A deadly epidemic has struck birds across the Midwest and, while it’s no COVID-19, the consequences are far-reaching.

Avian influenza, often called bird flu, is spreading from migratory waterfowl to other wild birds and on to poultry farms. While the disease is believed to pose no threat to human health, this life-and-death matter for birds is hitting people where they can least afford it at a time of high inflation.

The price of chicken and eggs is soaring as producers try to stop the spread by destroying infected flocks numbering in the millions. The outbreak could get worse before it gets better, putting pressure on grocery store shoppers who are fast running out of options for affordable animal protein.

Between the supermarket and the gas pump, there’s nowhere to hide from high prices these days. People want someone to blame, and incumbent politicians will be in trouble if this year’s midterms become a referendum on the price of wings and drumsticks.

Elected officials trying to soothe ruffled feathers among voters are coming up short. Actions aimed at restoring approval ratings generally create new economic and political problems, as in the case of temporarily waiving gas taxes. Pouring on government money also is no solution. The trillions already spent on pandemic relief has surely contributed to today’s rising prices.

The reality is that some factors underlying inflation can sort themselves out quickly, while others are going to take a frustratingly longer time. Fortunately for backyard barbecues and breakfasts, the price of commodities like chicken and eggs can move down again in short order.

To accurately measure inflation, it’s useful to take out food and energy prices because their volatility can mask price changes with more staying power. When heating fuel and gasoline markets spiked after Russia’s invasion of Ukraine, the high prices encouraged producers to cash in by ramping up production. Over time, increased supply should help to push those prices down. Or so we hope.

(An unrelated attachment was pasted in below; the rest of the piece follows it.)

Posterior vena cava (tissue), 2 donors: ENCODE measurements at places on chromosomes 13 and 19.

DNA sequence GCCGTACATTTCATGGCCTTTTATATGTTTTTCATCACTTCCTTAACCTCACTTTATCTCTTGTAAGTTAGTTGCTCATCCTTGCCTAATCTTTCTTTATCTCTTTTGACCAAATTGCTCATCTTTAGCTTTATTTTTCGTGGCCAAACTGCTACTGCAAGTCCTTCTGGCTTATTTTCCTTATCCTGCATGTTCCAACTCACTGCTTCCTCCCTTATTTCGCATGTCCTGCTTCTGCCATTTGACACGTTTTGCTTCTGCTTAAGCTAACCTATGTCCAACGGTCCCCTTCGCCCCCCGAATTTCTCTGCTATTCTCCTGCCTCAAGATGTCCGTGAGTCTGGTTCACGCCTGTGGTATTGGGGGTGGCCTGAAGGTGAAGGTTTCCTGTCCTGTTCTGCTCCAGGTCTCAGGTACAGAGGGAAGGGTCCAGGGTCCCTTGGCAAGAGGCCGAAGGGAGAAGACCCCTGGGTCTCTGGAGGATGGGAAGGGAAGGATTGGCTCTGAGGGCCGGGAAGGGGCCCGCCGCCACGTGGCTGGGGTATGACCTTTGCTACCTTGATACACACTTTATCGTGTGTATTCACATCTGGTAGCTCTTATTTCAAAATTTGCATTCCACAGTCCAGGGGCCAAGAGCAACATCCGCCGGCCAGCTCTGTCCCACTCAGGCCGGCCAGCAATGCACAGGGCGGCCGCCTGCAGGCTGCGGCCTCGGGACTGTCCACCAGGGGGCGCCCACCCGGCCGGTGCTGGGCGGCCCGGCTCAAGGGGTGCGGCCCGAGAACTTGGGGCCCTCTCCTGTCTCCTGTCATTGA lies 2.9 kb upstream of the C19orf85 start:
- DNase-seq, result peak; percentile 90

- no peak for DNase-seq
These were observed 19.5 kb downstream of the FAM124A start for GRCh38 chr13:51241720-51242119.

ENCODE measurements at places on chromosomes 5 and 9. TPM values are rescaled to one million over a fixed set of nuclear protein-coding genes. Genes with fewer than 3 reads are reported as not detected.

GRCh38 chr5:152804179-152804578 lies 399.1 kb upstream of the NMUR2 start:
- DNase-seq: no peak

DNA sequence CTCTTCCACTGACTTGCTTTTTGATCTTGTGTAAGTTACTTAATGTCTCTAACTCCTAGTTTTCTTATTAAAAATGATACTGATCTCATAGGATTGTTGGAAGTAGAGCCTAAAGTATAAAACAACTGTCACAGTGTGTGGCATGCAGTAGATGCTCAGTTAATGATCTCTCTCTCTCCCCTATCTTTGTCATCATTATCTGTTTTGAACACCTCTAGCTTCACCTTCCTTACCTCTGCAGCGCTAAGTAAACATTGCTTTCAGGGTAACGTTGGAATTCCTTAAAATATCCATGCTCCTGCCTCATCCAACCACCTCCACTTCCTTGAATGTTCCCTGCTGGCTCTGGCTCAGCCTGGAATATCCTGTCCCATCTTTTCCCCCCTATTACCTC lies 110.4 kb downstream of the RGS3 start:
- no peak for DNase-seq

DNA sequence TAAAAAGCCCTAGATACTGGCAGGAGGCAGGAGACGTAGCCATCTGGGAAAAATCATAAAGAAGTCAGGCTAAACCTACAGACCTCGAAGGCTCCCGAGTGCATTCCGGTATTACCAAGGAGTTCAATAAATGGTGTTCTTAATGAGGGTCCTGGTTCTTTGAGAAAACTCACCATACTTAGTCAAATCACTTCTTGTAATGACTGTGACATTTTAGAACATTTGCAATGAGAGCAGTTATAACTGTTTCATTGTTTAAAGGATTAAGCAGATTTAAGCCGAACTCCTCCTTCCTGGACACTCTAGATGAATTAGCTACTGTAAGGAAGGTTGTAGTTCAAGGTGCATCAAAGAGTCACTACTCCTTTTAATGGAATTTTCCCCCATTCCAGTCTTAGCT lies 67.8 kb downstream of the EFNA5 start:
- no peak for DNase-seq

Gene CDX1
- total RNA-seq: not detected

The U.S. Federal Reserve attributed much of the country’s inflation last year to factors that would not last long. Remember the supply-chain problems that threatened to spoil Christmas? The Fed theorized that surging demand for goods and disrupted logistics from the pandemic had caused a temporary logjam that would sort itself out.

The Fed’s experts were right about some inflation being “transitory,” as they called it. But they greatly underestimated the outlook for “core inflation,” which is the level of price increases minus the wild cards of food and energy.

Core inflation measures the broad range of stuff that goes up and stays up, leading people to expect higher prices in the future, which in turn encourages them to spend now to avoid paying more later. That behavior is understandable, but it can propel inflation, and the negative psychology can become so persistent as to define an entire decade.

The U.S. learned lessons from the mistakes of the 1970s. No. 1: Do not let inflation fester, as it only gets worse. We expect the Fed to raise interest rates aggressively in the coming year, and decrease its bond holdings, accepting short-term pain to avoid longer-lasting malaise. It’s a necessary trade-off.

While policymakers are well-equipped to fight inflation, that’s cold comfort for the birds and those who care about them. Even in the heavily subsidized world of agriculture, government protection isn’t usually enough to make producers whole when they’re forced to destroy commercial flocks.

No chance of mask mandates for beaks, of course. But if they would help, we’d support them. There have been more than enough inflationary disruptions to the chiller case at the supermarket.

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